The Total Lack of Evidence for a "Mythic Christianity"

Essentially, it's because it's the most parsimonious explanation of the evidence we have.  Early Christianity, in all its forms, and the critics of early Christianity agree on virtually nothing about Jesus, except for one thing - that he existed as a historical person in the early First Century.  If there really was an original form of Christianity that didn't believe this, as all versions of the "Jesus Myth" idea require, then it makes no sense that there is no trace of it.  Such an idea would be a boon to the various Gnostic branches of Christianity, which emphasised his spiritual/mystical aspects and saw him as an emissary from a purely spiritual world to help us escape the physical dimension.  A totally non-historical, purely mystical Jesus would have suited their purposes perfectly.  Yet they never taught such a Jesus - they always depict him as a historical First Century teacher, but argue that he was "pure spirit" and only had the "illusion of flesh".  Why?  Because they couldn't deny that he had existed as a historical person and there was no prior "mythic Jesus" tradition for them to draw on.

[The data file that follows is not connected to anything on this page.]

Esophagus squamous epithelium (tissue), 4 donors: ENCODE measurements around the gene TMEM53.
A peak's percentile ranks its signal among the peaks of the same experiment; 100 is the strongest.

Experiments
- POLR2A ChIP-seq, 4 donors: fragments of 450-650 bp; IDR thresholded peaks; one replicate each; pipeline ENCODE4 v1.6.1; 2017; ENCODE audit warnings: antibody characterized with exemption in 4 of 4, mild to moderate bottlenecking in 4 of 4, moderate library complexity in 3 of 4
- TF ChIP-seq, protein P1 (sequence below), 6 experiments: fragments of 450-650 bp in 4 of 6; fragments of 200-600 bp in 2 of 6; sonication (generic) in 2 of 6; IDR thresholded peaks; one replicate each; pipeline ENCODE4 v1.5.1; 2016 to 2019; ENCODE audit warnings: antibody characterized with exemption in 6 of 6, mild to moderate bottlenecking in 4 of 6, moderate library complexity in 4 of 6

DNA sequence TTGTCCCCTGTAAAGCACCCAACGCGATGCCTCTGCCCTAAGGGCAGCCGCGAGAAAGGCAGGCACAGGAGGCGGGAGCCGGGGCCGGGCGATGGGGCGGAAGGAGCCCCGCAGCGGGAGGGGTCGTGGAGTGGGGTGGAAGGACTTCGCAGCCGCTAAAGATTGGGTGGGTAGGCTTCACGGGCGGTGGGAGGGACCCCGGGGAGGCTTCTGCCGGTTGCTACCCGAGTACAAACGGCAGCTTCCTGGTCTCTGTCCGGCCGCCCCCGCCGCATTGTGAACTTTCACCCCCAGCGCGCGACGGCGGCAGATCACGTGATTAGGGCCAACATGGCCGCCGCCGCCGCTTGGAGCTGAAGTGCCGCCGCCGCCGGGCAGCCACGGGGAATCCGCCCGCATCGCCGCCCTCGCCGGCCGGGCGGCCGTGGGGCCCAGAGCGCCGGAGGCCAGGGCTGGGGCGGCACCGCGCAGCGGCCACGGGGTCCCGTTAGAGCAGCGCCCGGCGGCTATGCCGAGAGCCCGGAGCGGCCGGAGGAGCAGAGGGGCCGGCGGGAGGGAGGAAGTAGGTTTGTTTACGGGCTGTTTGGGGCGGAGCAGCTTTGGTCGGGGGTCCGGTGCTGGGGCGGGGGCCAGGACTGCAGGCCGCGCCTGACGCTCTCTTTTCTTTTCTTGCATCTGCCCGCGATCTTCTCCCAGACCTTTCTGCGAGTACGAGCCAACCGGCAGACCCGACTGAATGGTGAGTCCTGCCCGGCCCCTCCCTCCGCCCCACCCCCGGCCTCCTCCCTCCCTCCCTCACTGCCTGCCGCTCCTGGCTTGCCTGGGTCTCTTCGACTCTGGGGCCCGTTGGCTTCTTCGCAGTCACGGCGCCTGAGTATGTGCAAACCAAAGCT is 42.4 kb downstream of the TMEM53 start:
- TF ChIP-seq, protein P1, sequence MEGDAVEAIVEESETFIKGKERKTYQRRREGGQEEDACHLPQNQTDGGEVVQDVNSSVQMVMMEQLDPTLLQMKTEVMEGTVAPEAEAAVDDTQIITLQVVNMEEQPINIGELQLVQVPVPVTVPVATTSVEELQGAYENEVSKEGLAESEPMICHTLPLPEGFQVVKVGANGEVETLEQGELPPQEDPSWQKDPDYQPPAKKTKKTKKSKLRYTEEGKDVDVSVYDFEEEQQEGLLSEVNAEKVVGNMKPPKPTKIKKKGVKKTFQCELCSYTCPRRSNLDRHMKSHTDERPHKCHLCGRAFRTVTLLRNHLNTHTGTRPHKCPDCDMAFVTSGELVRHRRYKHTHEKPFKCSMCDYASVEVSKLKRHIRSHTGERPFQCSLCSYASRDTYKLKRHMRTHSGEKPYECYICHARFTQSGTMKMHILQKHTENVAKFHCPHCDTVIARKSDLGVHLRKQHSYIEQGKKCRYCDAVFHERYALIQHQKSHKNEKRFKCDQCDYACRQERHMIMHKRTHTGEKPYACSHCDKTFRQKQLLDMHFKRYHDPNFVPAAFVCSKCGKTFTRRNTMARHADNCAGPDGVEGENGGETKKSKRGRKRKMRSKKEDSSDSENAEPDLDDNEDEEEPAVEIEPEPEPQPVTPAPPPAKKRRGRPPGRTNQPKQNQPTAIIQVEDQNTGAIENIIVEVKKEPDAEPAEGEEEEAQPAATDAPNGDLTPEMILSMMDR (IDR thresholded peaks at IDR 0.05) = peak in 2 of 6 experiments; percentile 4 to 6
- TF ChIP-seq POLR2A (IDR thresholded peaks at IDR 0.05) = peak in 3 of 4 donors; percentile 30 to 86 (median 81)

Similarly, the memory of an earlier, original Christianity which didn't believe in a historical Jesus would have been a killer argument for the many Jewish and pagan critics of Christianity.  Jesus Mythicists claim this mythic Jesus Christianity survived well into the Second or even Third Century.  We have orthodox Christian responses to critiques by Jews and pagans from that period, by Justin Martyr, Origen and Minucius Felix.  They try to confront and answer the arguments their critics make about Jesus - that he was a fool, a magician, a bastard son of a Roman soldier, a fraud etc - but none of these apologetic works mention so much as a hint that anyone ever claimed he never existed.  If a whole branch of Christianity existed that claimed just this, why did it pass totally unnoticed by these critics? Clearly no such earlier "mythic Jesus" proto-Christianity existed - it is a creation of the modern Jesus Mythicist activists to prop up their theory.